The Courier News from Blytheville, Arkansas on May 17, 1950 · Page 8
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The Courier News from Blytheville, Arkansas · Page 8

Blytheville, Arkansas
Issue Date:
Wednesday, May 17, 1950
Page 8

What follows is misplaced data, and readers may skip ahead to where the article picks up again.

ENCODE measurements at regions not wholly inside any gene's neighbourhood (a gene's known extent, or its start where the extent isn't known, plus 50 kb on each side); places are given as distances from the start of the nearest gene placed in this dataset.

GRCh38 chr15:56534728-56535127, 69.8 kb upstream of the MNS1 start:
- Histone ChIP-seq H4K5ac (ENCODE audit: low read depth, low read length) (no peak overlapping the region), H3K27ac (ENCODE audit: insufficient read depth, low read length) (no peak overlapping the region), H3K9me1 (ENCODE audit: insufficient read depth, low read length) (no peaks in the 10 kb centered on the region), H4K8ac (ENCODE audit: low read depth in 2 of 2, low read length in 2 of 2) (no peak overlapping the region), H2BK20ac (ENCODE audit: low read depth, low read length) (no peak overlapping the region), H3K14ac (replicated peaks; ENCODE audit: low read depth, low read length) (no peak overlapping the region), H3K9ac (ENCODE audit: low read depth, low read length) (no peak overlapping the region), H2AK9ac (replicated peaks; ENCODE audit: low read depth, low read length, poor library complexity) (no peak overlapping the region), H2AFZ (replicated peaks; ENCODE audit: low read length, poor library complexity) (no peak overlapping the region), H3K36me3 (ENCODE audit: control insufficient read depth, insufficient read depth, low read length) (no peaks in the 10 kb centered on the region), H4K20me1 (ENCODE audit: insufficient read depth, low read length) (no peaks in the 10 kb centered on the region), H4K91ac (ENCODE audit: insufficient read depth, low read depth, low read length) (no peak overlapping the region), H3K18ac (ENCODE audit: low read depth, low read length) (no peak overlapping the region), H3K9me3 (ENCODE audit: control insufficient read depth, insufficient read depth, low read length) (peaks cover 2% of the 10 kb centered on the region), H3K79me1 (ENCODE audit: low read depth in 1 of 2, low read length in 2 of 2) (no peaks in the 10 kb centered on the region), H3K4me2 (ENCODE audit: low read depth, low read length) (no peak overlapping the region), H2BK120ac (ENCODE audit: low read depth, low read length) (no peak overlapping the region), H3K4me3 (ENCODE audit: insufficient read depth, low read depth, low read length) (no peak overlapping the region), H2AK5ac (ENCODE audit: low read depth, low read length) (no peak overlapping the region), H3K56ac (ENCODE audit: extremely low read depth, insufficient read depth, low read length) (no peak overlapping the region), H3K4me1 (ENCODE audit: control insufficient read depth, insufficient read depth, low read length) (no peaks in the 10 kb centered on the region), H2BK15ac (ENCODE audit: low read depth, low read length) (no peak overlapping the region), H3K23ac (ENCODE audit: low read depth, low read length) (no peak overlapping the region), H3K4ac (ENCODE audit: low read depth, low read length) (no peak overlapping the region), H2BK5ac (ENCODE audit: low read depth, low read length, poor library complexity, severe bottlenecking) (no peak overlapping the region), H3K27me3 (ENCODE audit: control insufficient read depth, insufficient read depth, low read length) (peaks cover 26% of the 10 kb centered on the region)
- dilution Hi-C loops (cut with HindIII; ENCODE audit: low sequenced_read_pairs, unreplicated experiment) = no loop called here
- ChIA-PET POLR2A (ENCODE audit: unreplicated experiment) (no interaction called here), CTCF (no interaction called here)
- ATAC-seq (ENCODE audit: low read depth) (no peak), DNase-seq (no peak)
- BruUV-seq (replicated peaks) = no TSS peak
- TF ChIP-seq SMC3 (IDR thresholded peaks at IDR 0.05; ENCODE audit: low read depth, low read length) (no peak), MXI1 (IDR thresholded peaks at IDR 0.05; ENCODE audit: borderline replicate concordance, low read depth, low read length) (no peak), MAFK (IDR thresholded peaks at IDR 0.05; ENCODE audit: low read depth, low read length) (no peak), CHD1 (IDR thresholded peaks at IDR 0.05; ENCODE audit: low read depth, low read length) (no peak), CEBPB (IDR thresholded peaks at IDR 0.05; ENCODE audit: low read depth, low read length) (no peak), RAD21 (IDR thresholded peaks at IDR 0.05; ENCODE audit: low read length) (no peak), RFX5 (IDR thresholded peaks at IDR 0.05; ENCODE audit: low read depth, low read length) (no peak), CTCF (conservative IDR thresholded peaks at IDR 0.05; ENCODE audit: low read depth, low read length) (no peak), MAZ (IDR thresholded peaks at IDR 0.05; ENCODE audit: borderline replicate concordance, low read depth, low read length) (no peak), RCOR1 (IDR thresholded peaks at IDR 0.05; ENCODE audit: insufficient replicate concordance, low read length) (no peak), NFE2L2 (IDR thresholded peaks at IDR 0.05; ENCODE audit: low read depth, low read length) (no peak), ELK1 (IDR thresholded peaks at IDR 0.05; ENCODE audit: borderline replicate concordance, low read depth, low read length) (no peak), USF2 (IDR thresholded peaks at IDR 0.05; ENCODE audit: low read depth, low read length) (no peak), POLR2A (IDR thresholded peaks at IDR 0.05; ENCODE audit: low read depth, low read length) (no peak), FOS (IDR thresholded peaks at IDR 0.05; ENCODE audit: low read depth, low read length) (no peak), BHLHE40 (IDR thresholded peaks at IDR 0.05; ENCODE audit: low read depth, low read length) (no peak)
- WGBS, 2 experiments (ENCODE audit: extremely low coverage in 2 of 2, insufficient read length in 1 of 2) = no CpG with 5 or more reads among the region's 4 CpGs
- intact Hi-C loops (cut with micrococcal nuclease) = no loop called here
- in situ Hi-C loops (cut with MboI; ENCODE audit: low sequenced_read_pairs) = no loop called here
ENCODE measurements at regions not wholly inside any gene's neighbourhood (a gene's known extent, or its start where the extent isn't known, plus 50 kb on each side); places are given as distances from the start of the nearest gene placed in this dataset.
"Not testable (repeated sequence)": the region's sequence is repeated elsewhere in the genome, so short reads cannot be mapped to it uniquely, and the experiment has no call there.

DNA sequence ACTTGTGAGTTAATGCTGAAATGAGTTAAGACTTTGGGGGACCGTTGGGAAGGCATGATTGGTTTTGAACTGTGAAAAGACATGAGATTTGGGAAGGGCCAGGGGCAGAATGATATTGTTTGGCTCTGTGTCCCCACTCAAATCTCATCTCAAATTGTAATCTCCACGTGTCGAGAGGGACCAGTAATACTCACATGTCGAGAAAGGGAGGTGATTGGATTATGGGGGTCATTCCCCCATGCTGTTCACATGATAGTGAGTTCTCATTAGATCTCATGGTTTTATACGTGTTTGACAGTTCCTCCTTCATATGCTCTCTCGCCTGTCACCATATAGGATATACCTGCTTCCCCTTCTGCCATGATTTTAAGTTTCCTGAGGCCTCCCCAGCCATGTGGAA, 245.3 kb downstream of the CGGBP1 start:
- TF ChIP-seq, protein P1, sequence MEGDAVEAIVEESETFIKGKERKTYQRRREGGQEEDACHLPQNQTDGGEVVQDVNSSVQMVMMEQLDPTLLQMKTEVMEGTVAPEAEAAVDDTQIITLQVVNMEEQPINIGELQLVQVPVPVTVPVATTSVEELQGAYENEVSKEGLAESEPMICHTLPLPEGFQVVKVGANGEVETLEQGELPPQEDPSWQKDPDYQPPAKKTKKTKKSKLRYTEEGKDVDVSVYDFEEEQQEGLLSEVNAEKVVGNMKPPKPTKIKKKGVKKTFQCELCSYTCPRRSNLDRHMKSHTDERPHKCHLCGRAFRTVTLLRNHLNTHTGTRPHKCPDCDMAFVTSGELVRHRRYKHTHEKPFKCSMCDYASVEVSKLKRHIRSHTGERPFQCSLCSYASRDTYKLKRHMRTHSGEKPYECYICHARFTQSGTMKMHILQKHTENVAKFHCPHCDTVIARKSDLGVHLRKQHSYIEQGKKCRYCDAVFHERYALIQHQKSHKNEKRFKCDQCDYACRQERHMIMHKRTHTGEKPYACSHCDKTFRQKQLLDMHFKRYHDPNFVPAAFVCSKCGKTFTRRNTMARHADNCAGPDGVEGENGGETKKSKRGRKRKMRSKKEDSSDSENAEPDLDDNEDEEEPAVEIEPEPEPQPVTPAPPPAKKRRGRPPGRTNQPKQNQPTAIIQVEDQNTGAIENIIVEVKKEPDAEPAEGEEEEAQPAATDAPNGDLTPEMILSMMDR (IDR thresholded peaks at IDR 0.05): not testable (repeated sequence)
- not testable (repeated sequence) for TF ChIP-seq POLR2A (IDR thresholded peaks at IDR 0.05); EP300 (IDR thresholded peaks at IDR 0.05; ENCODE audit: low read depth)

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JMGHT THE BLYTUEVIUJS COURIER NEWS THE COUR1KR NEWS CO. U W HAINES, Publisher HARRY A KA1NKS. Assistant Publisher A. A. PRBI3RICKSON. Associate Editor PAUL D HUMAN. Advertising Manager Bole National Advertising Representatlvei: Wallace Wllmer Co., N'ew York, Chicago Detroit Allantt, Memphis entered us second class matter at the poat> office at Blylheville, Arkansas, under act ol Cen- tres*, October 9 1»17 (ARK.) COURIER NEWS WEDNESDAY, MAY IT, 19N Member of The Associated Preaa SUBSCRIPTION RATES: Bj carrier in the city ol Blythevllte or any tuburban [own where carrier service Lx maintained. 20c pet K'eelt, ol 85c p«l month Bjr mail, witlirn a radius ol 50 miles H.CW pel j»ar. $20fl lor six months. Jl.OO foi three months; by mail outside SO mile zone. (10.00 per real payable In advance. •Meditations 1'rnrlaiin ye this among the Gentiles; Prepare war, wake up the mighty men. let all (he men of war draw near; Icl them come up,—Joel 3:9. + * * A nation Is not worthy to be saved if, in the hour of its fate, it will nol gather up all its jewels or manhood and life, and go down into the conflict, however bloody and doubtful, re- sohcd on measureless ruin or complete success. —Giii-field. Barbs They're etill getting oil from the shark's Hver, bvit not from ttie shark's oil well. * * * Diet would be a mighty fine Ihlnf /or all the people who are always futl or themselves. * * * Lumbago means the blood is poor, says a doctor. And, this time of year, that the lawn needs cutting. * * * The avtvMjrc pianist's fingers move 2000 times per minute, causing the neighbors to move just rmce. » * » The puzzle part may die out some day but in » k)t of homes the cross words will go on forever. It'll Take Time and Money ,'o Rid Indo-China of Reds Tha American decision to semi military as well as economic aid to Krehch Indo-China indicates our government is convinced that that country holds the key to the fate of southeast Asia. Asiatic leaders and many western officials, including some of the top U. S. men in the Far East, have been saying for some time that if Indo-China fell to the 'Communists' southward drive, the rest of Asia would be engulfed, too. Tha arguments on this scove apparently have been compelling, for Secretary of Slate Acheson minced no words when he announced in Paris that help would be forthcoming. Acheson did not specify how much aid would be given, but a diplomat attending the Paris conference of western foreign ministers said the first installment would come from a $75,000,000 fund President Truman is authorized to spend in the China area. This means there'll be no attempt to get Congress to vole any new money immediately. But eventually the lawmakers must pass on this question of helping Indo-China When they do, they'll bump into some uncomfortable facts. France is spending $500,000,000 a year on the hot war in that sector. After four years of trying to wipe out the Communist guerrilla forces of jJo Chi Mini], the French still do not hold more than a lliircl of Ihe country by day. Al night they arc largely confined to major cities France is employing some 150,000 of its best soldiers, plus another 50,(100 native troops put into action under the French-sponsored regime of Bao Dai, leader of Ihe new Viet Nam Republic. Against this stout nucleus, (he best defensive force in the entire region, Ho Chi Jlinli is using from 30,000 to 70,000 men. Clearing oat these iruerrillas is so slow and painful a process that it's a <iwslion how Juiijr France can continue liie heavy expenditures involved—it has enough problems a( home without worrying altout outside difficulties. One thing would seem to be clear: if we are going u> extend military help to Imlo-China, it must be on a scale siift'icicnt to end the Hod threat in that area. Aid which merely keeps the Kivnch army in the field in an indecisive combat will he ol no lasting assistance tu .southeast Asia, to France, or to the United States Can't Say He's Entrenched A Unpuhliran lias crashed the exclusive Democratic circle in Texas by get- ling himself elecled to Congress. It's the first time silica 1930 the GOP lias made «n effective dent in the big stale. National Republican Headquarters, of course, is sei/.iiiK upon this event as "another sign of Ihe times." A look at the figures, however, suggests a little caution in viewing this result. Republicans noi'inulry poll about 20 per cent of the vote in Die panhandle district they caplnrcd in this special election. Their vote on this occasion was about 22 per cent, a modest gain. But the opposition lo lien (Juill, the GOP winner, was divided among 11 others. It wouldn't lake much of a gaiiKing- "P among Democrats this fall, when GuMI's scat is on the block again, to reverse the surprising outcome. Views of Others President Addresses The Idaho Farm Vote Nearly three thousand people at Glenns Ferry, Idaho, heard president Truman say that Die farm home and the small country town arc the bulJwarks of American democracy, Thomas Jefferson would have n!;icpd wholeheartedly with that statement. Doubtless the fanners of Idaho, who grow a great in fin y jxitatocs among other things, agreed with it also. But Mr. Truman went on to elaborate his statement, and it seems to us he got off the beam. Having hailed ttie I arm home as democracy's bulwark, he continued by saying "That is wliy I look with grave suspicion ujwn the development ol the so-called" "Industrialized agriculture,' the operation of farms that are nothing- but factories for Hie production of crops." If one concede Mr. Truman's point that such farm factories "depend foi their prosperity upon a large force of and underprivileged workers/' then he is quite right in oppcsing them, Unquestionably there are, in existence today many large agricultural enterprises that use migrant labor, tossing their underpaid employes aside once the liadvcst is in and leaving them to the charity ol the state. These enterprises have tended to create a landless peon class, and they have posed grave social problems. But the n bases that admittedly exist in some types of large farm opurailons do not constitute a valid argument against the introduction of modern, efficient methods of agriculture. One major difficulty with the fedora! support program is that It has been keyed to the least efficient farm producers, thus subsidizing wasteful, archaic production methods and offering a bonanza Eo smart operators. What happened with potatoes Is • n excellent example. If the government is ever KoiiiR to get off the hook in Us support program, either with Mr. Truman's controversial Brannan plan or the existing one, greater emphasis must be placed on efficiency. <Ana in this process, mechanization and the elimination of marginal producers are Inevitable. In Thomas Jefferson's day, perhaps, an man with forty acres and a mule was a pretty jelf-sufficient citizen. He produced practically everything he used, We may look back wistfully (o those days, but we cannot return to them. Today's farmer and -his family need a lot of things that they cannot, pay. for by growing a few turnips and radishes:fOr. saJe at the market-place on Saturday afternoon. The modern farmer U K business man engaged In the production ol food or fiber to he consumed by others. He (.1 still democracy's bulwark, as Mr. Truman pm it, but he must^like any other business man—improve his techniques or take the consequences. —ATLANTA JOURNAL Too Good to Be Bad We harbor some reservations about the claim of public school graduates nt Ottumwa that they haven't learned their English grammar Their rcnort on the situation contains loopholes. Isn't persuasive. Lacks verismilituile. If they had said, "We find ourselves unable to cope with the ramifications of syntax." we might have believed them. Had they declared, "Correct application of the language remains beyond our comprehension," we might think there was something to it. But whnl they said was. "We just don't know our English." Ixxiks to us like they learned it pretty good. —ST. LOUIS POST-DISPATCH So They Say I firmly believe that American aid lo Greece had a great deal to do with (Yugoslav Marshal) Tito's deflection from the Kremlin-conlrolled bloc. —Sen. Scott \V. Lucas (13.) of Illinois. * * + Should this nation . . be forced lo defend her existence in another world conftagralton our past industrials must become super-miracles if we are to survive as a free ix-ople on tliis earth —Karl R. Bendctsen, assistant secretary of Army t + * Any charges i against me! of pro-Scvicl sympathies arc complete moonshine and pure hallucination.—Owen Latthnorc, former stale Department associate. * * * A group of world forces dedicated to the enslavement ol man opposes oui leadership it, appears almost certain that they propose lo resolve this dilfercnce by force of arins.--Hcar-Adtn C. B. Momsen. « « » Everywhere in Washington there's a ffeliug of fear. Any day you may uc called betore a Congressional committee to explain why you Happened to pass a Communist In [he street.—Former Secretary of Interior Harold L. ickrs. * * * We cannot afford the luxury o! cheap political partisanship which destroys our confidence in ourselves and In thte people we have charged wllh the responsibility of administering our pol- Irlos, sen. Francis J. Myers (D.) of Pennsylvania, on Red witch-hunt. 'Free" Election—If Russia Had Her Way Peter Edson's Washington Column Private Power Utility Leaders Split Over Battle A Cold War in Europe Has Reached Impasse The DOCTOR SAYS One of the penalties of growing older, with which many men are By DeWITT MucKKNZIB (AP Foreign Affairs Analyii) Two notable developments abroat emphasize that the cold war la Europe has reached an impasse with both sides digging in and determined to hold their present linos to the bitter end. troubled. Is an enlargement of the in the western camn ™. « A rneci^rut.Tr^rb.^u as sis^rr^ does not always increase In size in in ix>ndon with the other Ati 'if* Ppct nations [ o perfect WesterSp* (he middle or later years of life but when it does difficulties with urina- tEon usually develop. Probably the most common early sign of enlargement of the prostate Is the necessity for frequency of urination, This is likely to be particularly troublesome at night and Its effect In disturbing sleep can be most annoying. Another common early symptom of prostntic enlargement is delay or difficulty In beginning urination. Such symptoms these start gradually but tend to get slowly worse. As time goes on the bladder is never completely emptied and Its wall or lining becomes thickened. The desire to urinate comes more and more frequently. The amount of pain, irritation, and local discomfort caused by enlargement of the prostate varies from person to person. There is also some danger of the development of kidney trouble because of the back pressure from the urine held in the bladder. Sometimes — and often without apparent warning--a man with an enlarged prostate may suddenly find that lie is not able to urinate at all. Under such circumstances the bladder must be drained through a tube, called a catheter, which is passed inlo the bladder {or in some other manner). The symptoms of acute inability to urinate Europe's defenses against possible Soviet aggression. That defense includes both economic and military fields. And Western Germany Is to play her part In tills stand against the Communist drive. On the Russian side, we get further proof that while Moscow haj- n t by any means abandoned th« fight, she recognizes that she lias come up against a stone wall in her advance towards the English Channel. The Iron Curtain is being tightened for the purjiose of putting an impenetrable barrier between the satellites and the democsacies The tightening of the curtain this time involves a further political purge In Poland in order to bring that nation under closer Soviet control. Docs this mean that the cold war is approaching its end? Not a long shot! by It merely means that the Russians, having been hallet in their Western rush, are consolidating In Europe and are shifting the weight of their attack to the Par Eastern front where they have every right to regard their prospects as good. Meantime, in Europe the Russiani are expected to continue their tactics of harassment — presumable? gainst Public Projects WASHINGTON - CNEA> — President Truman's western trip and two major speeches at government dam sites may make the public electric power issue hot again. Actually, it has been warming up quite a bit here of late. Toward tlie end of April, tional Association panies held a press and propaganda breakfast/ in Washington to ireseut tiie pri- r ate power com- lanies' case a- lainst public po- ver. Early In \ray he U. S. Cliam- ;r ol Commerce eld a power RDSON uncheon in connection with Its an- nual convention, c. E Oakcs, past president, of Edison Electric Institute, presented the case for private power. Assistant Secretary of Interior William E. Warne argued for public power. The simple fact, that the matter is that, the electric'power industry is by no means unanimous in its condemnation of public power. Since the National Association of Electric Companies' breakfast in Washington, it has become known that three of its members have resigned in molest. They are company presidents c. B. McManus for Georgia Power, J. N. Berry for Alabama Po-.ier and L. p. Sweatt for Mississippi Povier. All three of these companies now buy "public" power from Tennessee Valley Authority and resell it to their retail cusiom- P. L. Smith, president of National Association of Electric Companies and its Washington representative, says the resignations will not take effect till the end of 1950. since all three have paid their dues to this lobby for the year. Silent Concerning Resignations Mr. Smith—usually voluble on all matters relating to power — will make no explanation for the three resignations. It Is known, however, that C. B. McManus has siiid government developments like the Tennessee Valley Authority should go forward. He cites the favorable experience of his company in dealing with TVA. John Dierdorff. vice president of Pacific Power and Light, Portland. Ore., has made similar statements. He says that 'no thoughtful citizen SMJ KDSON on I'agc 9 IN HOLLYWOOD By Krskine Jortnson NEA Staff Correspondent HOLLYWOOD (NBA) — Charles Slack, the handsome pineapple plantation heir. Is reported lo have cle-sisiis on the third finger of Shirey Temple's left hand. Shirley and Charles were inin- ng shrimp out of cocktail sauce when I .skidded lo a stop at their .able. The dialog: Charles: "We have no marriage Shirley: "People say things \vheiher they're true or not. it doesn't do any good to be angry. I'm :iever angry at the things people 5 ay." Charles: "Actually this is oiir :hird date." Shirley: "I don't rrscnt anything* :lint's said about me." Charles: "It's all very cmbam.v;- npp. F mean, the man has to tin the u>kii\s and the girl has to do the icceptins:. It's rvon embarrassing to say that it's embarrassing." Shirley: "I don'L know how that tory about our engagement anil our families meeting in solemn con cl a v e ever eot s t art ed. 1' ve tl r- ridcd not to be ansry about the '.& that people say." brother In 'Ground.-; for Marriage" fell through Rudy couldn't get out of his New York 'commitments in time. But he's straining at the leash for more film work. . . . Dress designer Michael Woulfc, on the subject of the low cut gowns worn by Jane Ru.-sell and J.?ne Grecr: "RKO spends about $5000 Perhaps sometime a method will be discovered of preventing prostate enlargement or of treating it with hormones or drugs. Although studies along these lines have been made, at present surgery Is usually the preferred method o( treatment, Se\'cral Methods Several different and good methods of operating on the prostate gland aimed at removing some of the excess tissue and relieving the symptoms are available. Which one should be chosen depends on circumstances and the judgment of j j,^^' Use surgeon. Enlargement of the prostate Is really a normal accompaniment of getting older. It is not a disease, though it causes serious symptoms. 11 is more a s ign that you th Is waning than it Ls of illness. If old ace could be prevented doubtless this difficulty also would be avoided. 75 Years Ago Today M i s s Josephine Shiblcy was crowned "Miss Blytheville" at the to say against mathematicians or conclusion of the historical pa?against my home state of Texas. I eantj « Thc spirit of America," at simply wish to point out that the ' the high school auditorium last bridge is usually matter of counting mathematics just a simple up to 13. For example, here is a hand that called for a little mathematics- As you will see, It, was easy to play correctly. West opened the jack of diamonds, and that suit was continued for three rounds. South pounced on the third Diamond p.-ith the ten materials ^every year than any1>th- ° f heartS ' """"S Wtth inlCrCSt lhflt er studio." Because ot this, it was clear that East had started with six diamonds. South's next step was to draw three rounds of trumps, ending in the dummy. East followed to all three rounds of trumps, while West could not follow the suit. Because ol this, it was clear that East had started with six diamonds. South's next step was to draw three rounds of trumps, ending in the dummy. East followed to all Eyes Hive Tt Ronald Reagan had the kind of hand-hold on Myrna Deli's mitt I hat Gorgeous George applies to his wrestling- opponents when I passed thfir table. "H's not love," hlomlc Mvrna Ris- Rlcil. "It's Just that I'm behind In my Serecn Aclnrs Guild dues." (Keasran Is presirleni of thr Guild.) Uoii.itd and Mvrnn met darin- the makinc; of "The Girl From Jones] cBach" hut liave just eollcn around : to (lie melting eyes since. I "Maybe." Reasan winked, "we'll re-make the picture ourselves." | With "Storm Warning" nnrt "I/niisia" notched up to his credit. night. Miss Virginia Scott was chosen as her maid of honor and the attendants were Misses Peggy Long, Doris Delk, Wanda Smith, Estelle IjUiisford and Elizabeth Edwards. As a trophy Miss Shibley received a diamond ring. Mr. and Mrs. W. D. Keith have announced the marriage of their daughter, Kathcrine, to Mr. Scott Alley, son of Mr. and Mrs. J. W. Alley. The marriage was performed Monday, May 13, at Caruthersville, Mo. Mrs. Walter Rosenthal and her guest. Mrs. Selma Rosenthal of Denver, Colo,, are spending today in Memphis. Mrs Roy Walton was in Forrest City yesterday for a meeting of the executive board of Arkansas Pres- hytcrial, of which she is an officer. the British to maintain for fifteen montlis tlie terribly costly airlift to supply the German capital with food and other essentials. We are getting the reaction from this type of Soviet economic warfare now in the London conference. The main problem of the twelve nations is how they can afford lo spend on defense without stiflm* economic recovery. The money spent on that air-lirt would have gone a long way towards meeting pressing problems of today. One of tlie mast striking devetop- ents in the western camp came I in the meeting of the Big Three foreign ministers just prior to tht U. S. Secretary of State Acheson, and French Foreign Minister Sshu- currcnt Atlantic pact conference. British Foreign Secretary Bevia man decided that it was impossible to proceed with a Gern">n peace treaty so long as Russia A-\ fused to agree to l unified GeP many. However, the three ministers agreed that Western Germany should be fully Integrated into Western Europe, economically and defensively. An important aspect of this Bli Three agreement was the decision to keep Western Germany an armed camp of occupation troops for defensive purposes. This naturally will play a vital part in the current deliberations of the 12 Atlantic Pact nations. The ar'-eement is particularly effective since Chancellor Adenauer, of the Western German government, and other West German leaders have placed the stamp of approval on the allied decision. Don't fall flat on your 'ace if' i?a Gardner joins Frank Sin^tr.i in bolting M-G-M—If. as am! when his strained throat heals. Funk's DKO film, soon to be released, is titled "It's Only Money" But Ihnl isn't what FYankic is savin;: to Nancy's argument for a bin hunk j of his rtoueh. . . , Bud Abbott and j l.ou Covstcllo will revive their d-vsic [ drill routine from "Buck Privates" ! for GI shcnvc in Germany this sum- ' mrr. . . . Barbara Ann Scot 1 , here! with the Ice Capadrs of 950. is' combine movie offers out of her hnir. She's not interested unl^s irs n bi$ role. j Srlllnl l)i»vn | Gorgeous Pat Knight annnHi'cr-rt she was sivitis up her carcrr to! cnucenlrate on bcinz Mrs. Cornell Wilde after their sis-months' feo- nration. Now she's back in front of Ihe camera for "The Second Face." But she says: \ "It's okny with fnnicl If I iln an i orrosinnal rote. I'm not so madly j amliitinu^ any rnorr. I've Irnrnctl Ihorr are ollirr tblnjs In life." . * A J 10 5 V94 » J 6 AJ 743 * 743 ¥ A J5 » K 73 X A Q 9 2 (DEALER) 3 W N W E — 17 A 9 2 V 763 » AQ 105 8 •! i 3 5 V KQ1082 North 1 * 1 N. T. 4 ¥ + 52 XK 106 N-S vul. Easl South AYcst 1 » 1 t Pass P;iss 3 V Pass Pass Pass Pass Michelle firmer, who is Gloria S\vnnsnn's cianih- ?er. is tired of waiting for a movie career to develop despite an M-G-M j les:. She heads east this summer to play "Claudia" in stork. Mike Todd \vants Janis Carter for his Broadway-bound "Peep Show." . . . MGM is trying to fit -^chrdutr.s so they can snaa Glenn Ford for "Running ot the Tide." three rounds of tVumps, while West third A movie theater on Melrosr AY did an cl [• Only letters left on the marquee spell out: "Movies Arc Better Than Ever." Sign in a Hollywood tr.rtcuir- ant window: "Luscious pies—ju.^t like Mart; Sennet used to make." blight inspiration Rudy Valle, a* v»n Johiuon's, Ttxai. Mind Trom Snike Jonrs: "To slve our recording of 'Chinese .Mule Tram' an authentic rinjf, we importer! two of China's forc- mnsf Tmisiriaris—Hmr N T o\v and Tirovvn fow—irho introduced a new InslriTinrnf rallril a [•nontanirn- Olinnc. Thut's l\vn wet noodles •Mrrtchrd ncrn^s a Mali .loti^? set ^ntl you strike it with a .Min? V:isp." Spike added that he first per- discarded on the third round of ri.wn in Hollywood and "13 bar- ' trumps. At this point, therefore, de- lenders sued me for powder burns." c'^rer knew that .cast had begun the hand with nine red cards, and only four black ones. The next step was to lead a spade from dummy, since the contract could be easy If East happened to hold the ace of spades. When South played the king of spades. West won with the ace and returned the jack or spades. Since East followed suit on two rounds of spades, South knew that two of East's four black cards were spades. It \vas clear that he could not have mor'- than two clubs in his hand. This meant that West had four clubs. This information made the rest quite simple. South led the ten of clubs to dummy's ace and returned [he dctice of clubs to his king. Kast played his two small clubs on these tricks. Soul) could then safely finesse Sirough Wcsl for Ihe jack of clubs. The finesse ot Ihe nine of clubs naturally held and South was able to discard the losing spade on dummy's queen of clubs. . you, I havt nothing | The play <H thU hand »hows * JACOBY „ , M , , ON BRIDGE theater on Melr<w Avr.,' v loltto several weeks RK o. | 'Of Con Play Bridge If You Can Count People sometimes sr\y to n;c. "It's easy for you to piny bridge. After all. you're a mathematician." Actually, there Li nothing in this. Tlicy might Just as well say that I can play bridge because I live tn little counting, but needed no ma- .hematics beyond simple arithmetic. You have to be willing to think to play fine bridge, but your name doesn't have to be Albert Einsten! Mission to Moscow WASHINGTON, May 17. Iff) — Russian Ambassador Alexander S. Panyushkin who left yesterday for Moscow is expected to give the Soviet foreign office a first hand report on how the cold war looks from Washington. Tlie envoy was to sail from New York on the Polish liner Batory on his second visit home since he came to the United states as ambassador late in 1017. ==; European Bird -Answer to Previous Puzzto HORIZONTAL 1 Depicted bird 7 It is found in 13 Decree 14 Indites 15 Prevarication . 16 Trigonometric functions 18 Choose 19 Accomplish 20 Unionist 22 Pair (ab.) 23 Otherwise 25 Bewildered 27 Factual 28 Agile 23 Behold! 30 Informal salutation 31 Hypothetical force 32 Psyche part 33 Arrived 35 Cape .18 Mineral rocks 39 Suitcase 40 Fathom (ab.) 41 Personal property 47 Pronoun 48 Its crest is shaped 50 Tardier 51 Mimic 52 Prepared for publication 54 Lacked 56 Hydrophobia 57 Male singers VERTICAL 1 Tenant 2 Another bird 3 Poem 4 Parent 5 French river 6 City in Oklahoma 7 Pitcher 8 Bear 9 "Smallest Stale" (ab.) 10 Ear (comb. 11 Seasoning 26 Web-maker 12 Wandering 33 Chest sheep 34 War fleet 17 Direction (ab.) 36 Smirk 20 Suicide 37 Races 21 Fastenings 42 Escape 24 Herodias' 43 Passing daughter fancies 44 Diminutive suffix 45 Coin 46 Woody plant 49 Penpoint 51 Stir 53 Note of scale 55 Type measure